In Idaho fall Chinook are unique and managed separately and the majority of hatchery fall Chinook released in the Snake River basin are not marked with a clipped adipose fin but, a high proportion are adipose-intact kings are hatchery fish.


The rare overlapping arrivals of fall Chinook and steelhead, according to IDFG regional biologist Joe DuPont should hit the Lewiston-Clarkston area in mid-September. He expects to see fishing pressure for the salmon and steelhead to be initially concentrated in the Snake below the Clearwater where the migration pauses to soak up the colder water. When water temperatures in the Snake start to drop the steelhead will steadily move upriver—into the Clearwater or further up the Snake to Heller Bar at the mouth of the Grande Ronde, and by the end of September-first week in October there will be a slug of A-run steelhead in Hells Canyon at the mouth of the Salmon and Imnaha rivers.



No rush—these upriver steelhead will be around deep into November, DuPont points out. Of the three tributaries Washington’s Grande Ronde is the most accessible with road access, especially for bank fishermen. Big water boats are needed to reach the lower Salmon and mouth of the Imnaha. For the boatless professional guides with big water jet boats are available. A large WDFW access below the mouth of the Grande Ronde at Heller Bar is very popular with bank fishermen throw-ing both conventional gear and fly fishers swinging long lines.

Downriver, in the Lewiston/Clarkston reach it is a boat, bank, fly and convention-al show. Plugs, salmon egg/shrimp baits, side drifting, bobber fishing—if a steelhead or salmon can be caught on something, you’ll see that something straining water in the Lewis and Clark Valley, according to Michelle Peters, president of Visit Lewis and Clark Valley www.visitlcvalley.com.


Bright fall Chinook from the Clearwater River. Reel Time Fishing image.


IDFG’s DuPont says he expects the average two salt kings to weigh around 12 pounds in the L/C reach. Three ocean Chinook will be in the 18-pound range with some pushing 20. A-run steelhead average 5-7 pounds, 2 salt A-runs 8 to 12 pounds and a very few three-ocean fish that go from 13 to 20 pounds.

He expects about one third of the fall Chinook this year to be unclipped wild fish, but notes that in Idaho and Washington it will be legal keep a three-Chinook limit that includes one wild salmon. Possession limit is 9. He also points out that after the nearly 500-mile upriver swim the Chinook are nearly ready to spawn when they hit the L/C area and the quality of their meat fades fast. If you want a Chinook for the table, fish early and often DuPont advises. Later in the season fish salmon for the fight and the smoker.

The steelhead runs are divided 50-50 hatchery and unclipped, he said, but while unmarked and marked chinook are legal, only marked steelhead are legal to bonk and eat. Both Washington and Idaho were debating the steelhead regulations as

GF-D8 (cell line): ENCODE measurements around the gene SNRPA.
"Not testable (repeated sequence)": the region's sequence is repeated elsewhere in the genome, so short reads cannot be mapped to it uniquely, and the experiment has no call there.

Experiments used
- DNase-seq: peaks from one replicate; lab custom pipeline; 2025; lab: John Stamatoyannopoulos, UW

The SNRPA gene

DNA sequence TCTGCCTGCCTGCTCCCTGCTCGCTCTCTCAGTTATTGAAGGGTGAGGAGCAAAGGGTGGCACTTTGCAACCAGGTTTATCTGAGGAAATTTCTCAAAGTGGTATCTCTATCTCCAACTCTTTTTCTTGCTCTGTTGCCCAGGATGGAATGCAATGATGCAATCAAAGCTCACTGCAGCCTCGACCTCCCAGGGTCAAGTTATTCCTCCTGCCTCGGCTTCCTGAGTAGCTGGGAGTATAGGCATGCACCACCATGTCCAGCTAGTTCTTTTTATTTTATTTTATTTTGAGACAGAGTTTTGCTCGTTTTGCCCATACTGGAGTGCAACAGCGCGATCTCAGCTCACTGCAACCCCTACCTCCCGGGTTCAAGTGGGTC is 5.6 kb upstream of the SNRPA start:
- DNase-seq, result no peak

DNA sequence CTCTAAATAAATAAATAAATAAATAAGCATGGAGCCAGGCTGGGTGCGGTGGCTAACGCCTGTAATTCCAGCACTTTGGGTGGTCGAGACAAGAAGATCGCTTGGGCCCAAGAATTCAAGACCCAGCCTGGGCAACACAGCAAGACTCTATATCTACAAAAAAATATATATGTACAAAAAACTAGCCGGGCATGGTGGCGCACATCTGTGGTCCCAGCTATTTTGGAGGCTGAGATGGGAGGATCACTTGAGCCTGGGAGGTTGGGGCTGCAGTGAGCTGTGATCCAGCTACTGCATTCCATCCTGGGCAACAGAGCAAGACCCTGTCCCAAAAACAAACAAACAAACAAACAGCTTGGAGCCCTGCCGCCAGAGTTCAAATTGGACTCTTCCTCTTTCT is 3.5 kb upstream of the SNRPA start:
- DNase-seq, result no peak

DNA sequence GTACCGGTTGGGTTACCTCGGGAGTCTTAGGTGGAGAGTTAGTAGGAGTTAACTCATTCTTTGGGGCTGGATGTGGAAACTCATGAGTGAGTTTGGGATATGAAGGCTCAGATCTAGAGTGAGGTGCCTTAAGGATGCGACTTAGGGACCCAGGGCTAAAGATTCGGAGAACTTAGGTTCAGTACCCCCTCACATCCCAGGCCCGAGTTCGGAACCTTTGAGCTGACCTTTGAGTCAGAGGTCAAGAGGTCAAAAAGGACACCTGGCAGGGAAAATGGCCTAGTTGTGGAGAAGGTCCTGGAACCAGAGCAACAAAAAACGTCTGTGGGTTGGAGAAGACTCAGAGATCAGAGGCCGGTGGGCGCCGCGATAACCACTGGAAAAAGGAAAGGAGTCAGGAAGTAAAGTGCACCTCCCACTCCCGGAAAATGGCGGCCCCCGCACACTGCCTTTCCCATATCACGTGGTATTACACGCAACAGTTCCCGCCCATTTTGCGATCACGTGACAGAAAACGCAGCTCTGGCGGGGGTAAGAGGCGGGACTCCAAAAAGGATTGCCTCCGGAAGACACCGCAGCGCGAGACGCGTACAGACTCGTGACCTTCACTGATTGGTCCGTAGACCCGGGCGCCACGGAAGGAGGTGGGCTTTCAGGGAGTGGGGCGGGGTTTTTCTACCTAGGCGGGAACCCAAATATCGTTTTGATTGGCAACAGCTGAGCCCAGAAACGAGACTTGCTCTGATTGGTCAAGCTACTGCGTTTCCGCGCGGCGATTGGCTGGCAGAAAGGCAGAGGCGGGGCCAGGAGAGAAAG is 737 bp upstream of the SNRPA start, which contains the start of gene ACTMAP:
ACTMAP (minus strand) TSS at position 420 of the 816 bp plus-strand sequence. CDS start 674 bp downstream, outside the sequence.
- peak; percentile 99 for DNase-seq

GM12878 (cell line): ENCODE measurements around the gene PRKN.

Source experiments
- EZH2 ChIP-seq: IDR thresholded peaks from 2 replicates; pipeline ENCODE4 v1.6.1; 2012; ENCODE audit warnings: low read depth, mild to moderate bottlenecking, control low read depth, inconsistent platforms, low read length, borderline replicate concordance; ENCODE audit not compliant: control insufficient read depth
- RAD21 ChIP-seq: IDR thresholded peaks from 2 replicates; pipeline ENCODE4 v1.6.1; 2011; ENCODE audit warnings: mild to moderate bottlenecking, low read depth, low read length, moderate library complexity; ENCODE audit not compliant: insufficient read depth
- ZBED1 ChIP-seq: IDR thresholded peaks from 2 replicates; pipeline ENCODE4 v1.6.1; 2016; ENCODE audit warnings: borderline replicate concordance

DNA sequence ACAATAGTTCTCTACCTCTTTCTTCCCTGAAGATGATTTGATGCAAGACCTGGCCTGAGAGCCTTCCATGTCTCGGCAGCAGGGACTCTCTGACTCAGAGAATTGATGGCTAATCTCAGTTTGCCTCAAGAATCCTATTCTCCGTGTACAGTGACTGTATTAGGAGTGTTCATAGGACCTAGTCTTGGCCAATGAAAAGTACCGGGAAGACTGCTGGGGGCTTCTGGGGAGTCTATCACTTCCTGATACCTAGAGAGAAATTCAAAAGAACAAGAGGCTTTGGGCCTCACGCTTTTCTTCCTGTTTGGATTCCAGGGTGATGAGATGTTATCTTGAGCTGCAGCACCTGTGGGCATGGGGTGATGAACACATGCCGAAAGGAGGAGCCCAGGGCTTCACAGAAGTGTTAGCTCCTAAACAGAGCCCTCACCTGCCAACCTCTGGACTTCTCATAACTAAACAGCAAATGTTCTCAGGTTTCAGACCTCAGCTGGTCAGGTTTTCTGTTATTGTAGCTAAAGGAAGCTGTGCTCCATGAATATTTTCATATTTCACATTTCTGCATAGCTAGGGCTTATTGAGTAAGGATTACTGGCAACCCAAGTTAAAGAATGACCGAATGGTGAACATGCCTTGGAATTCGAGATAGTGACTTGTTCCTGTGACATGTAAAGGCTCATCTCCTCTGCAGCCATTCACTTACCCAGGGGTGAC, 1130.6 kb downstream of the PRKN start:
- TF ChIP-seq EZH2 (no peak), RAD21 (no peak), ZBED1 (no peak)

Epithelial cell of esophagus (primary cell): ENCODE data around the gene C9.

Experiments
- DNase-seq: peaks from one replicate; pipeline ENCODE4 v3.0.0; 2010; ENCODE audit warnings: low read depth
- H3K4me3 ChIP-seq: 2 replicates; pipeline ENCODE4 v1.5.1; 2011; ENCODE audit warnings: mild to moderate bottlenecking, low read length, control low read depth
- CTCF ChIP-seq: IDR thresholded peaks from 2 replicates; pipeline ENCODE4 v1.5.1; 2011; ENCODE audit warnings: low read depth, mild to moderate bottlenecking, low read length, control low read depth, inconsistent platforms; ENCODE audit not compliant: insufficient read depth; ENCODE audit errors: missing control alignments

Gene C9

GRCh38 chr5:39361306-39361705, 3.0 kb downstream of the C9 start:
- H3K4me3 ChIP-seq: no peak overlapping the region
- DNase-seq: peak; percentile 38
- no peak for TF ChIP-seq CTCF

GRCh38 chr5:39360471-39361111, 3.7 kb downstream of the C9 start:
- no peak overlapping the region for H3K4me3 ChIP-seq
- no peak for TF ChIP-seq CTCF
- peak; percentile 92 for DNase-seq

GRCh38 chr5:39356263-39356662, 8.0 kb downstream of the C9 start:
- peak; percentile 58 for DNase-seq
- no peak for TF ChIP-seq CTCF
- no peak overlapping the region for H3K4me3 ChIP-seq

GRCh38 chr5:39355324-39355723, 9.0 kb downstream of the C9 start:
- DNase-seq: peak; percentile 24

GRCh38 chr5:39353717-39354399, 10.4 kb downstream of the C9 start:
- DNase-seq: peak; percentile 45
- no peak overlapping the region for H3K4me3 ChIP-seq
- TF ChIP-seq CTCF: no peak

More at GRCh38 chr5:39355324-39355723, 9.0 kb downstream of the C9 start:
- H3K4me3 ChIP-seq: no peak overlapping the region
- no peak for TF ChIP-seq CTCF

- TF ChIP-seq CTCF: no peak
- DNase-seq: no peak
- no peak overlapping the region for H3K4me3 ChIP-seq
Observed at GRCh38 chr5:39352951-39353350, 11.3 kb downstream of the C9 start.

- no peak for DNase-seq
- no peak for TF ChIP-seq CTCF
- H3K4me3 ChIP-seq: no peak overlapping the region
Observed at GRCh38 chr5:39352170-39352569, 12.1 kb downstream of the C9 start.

this article was being written. Check the agency websites for current regulations. WDFW (https://fortress.wa.gov/dfw/erules/efishrules) and Idaho (idfg.idaho.gov/region/Clearwater).

Of the fish returning, managers are forecasting 11,560 hatchery Chinook and 6,590 natural origin. In Idaho fall Chinook are unique and managed separately and the majority of hatchery fall Chinook released in the Snake River basin are not marked with a clipped adipose fin but, a high proportion are adipose-intact kings are hatchery fish.

The rare unclipped catch-and-keep regulation was approved after a joint fisheries management plan from Idaho, Oregon and Washington was approved by the federal government in 2019.

Based on that plan and the forecasted run sizes for 2020, the harvest share for Idaho’s fall chinook season will be about 1,400 adipose-intact and 1,700 adipose clipped adult chinook. Around half of the harvest will be salmon destined for the Snake and Salmon rivers, and the other half to the Clearwater River.


Toby Wyatt with Clearwater bright chromers. Reel Time Fishing image.


Flat water on the wet doorstep of Lewiston and Clarkston at the confluence of the world-class Clearwater and Snake rivers with a rare overlap of fall Chinook with multiple runs of steelhead.

That’s a formula that can produce a fishing heaven even at the gates of hell.


Chinook Openers CHECK 2022 REGS

Clearwater River from mouth to Memorial Bridge – open 7 days per week. Clearwater River from Memorial Bridge upstream to the confluence of the Middle Fork Clearwater and South Fork Clearwater rivers – 4 days per week, Thursday through Sunday. North Fork Clearwater River – Chinook open 4 days per week, Thursday through Sunday. Snake River and Salmon River – Fall Chinook open 7 days.

Chinook Closures CHECK 2022 REGS

Clearwater River – mouth to the Middle Fork Clearwater, South Fork and North Fork Clearwater From mouth upstream to Dworshak Dam closes Oct. 18. Salmon River – mouth upstream to the Twin Bridges boat ramp and Snake River – from the Washington/Idaho border upriver to Hells Canyon Dam closes
Oct. 31.

—This article is an excerpt from October-November 2020 STS. Salmon returns are above the 10 year average for 2022!

Did you enjoy this article? If so, please subscribe today to Salmon Trout Steelheader magazine and support STS and this website!

Back to blog

Leave a comment

Please note, comments need to be approved before they are published.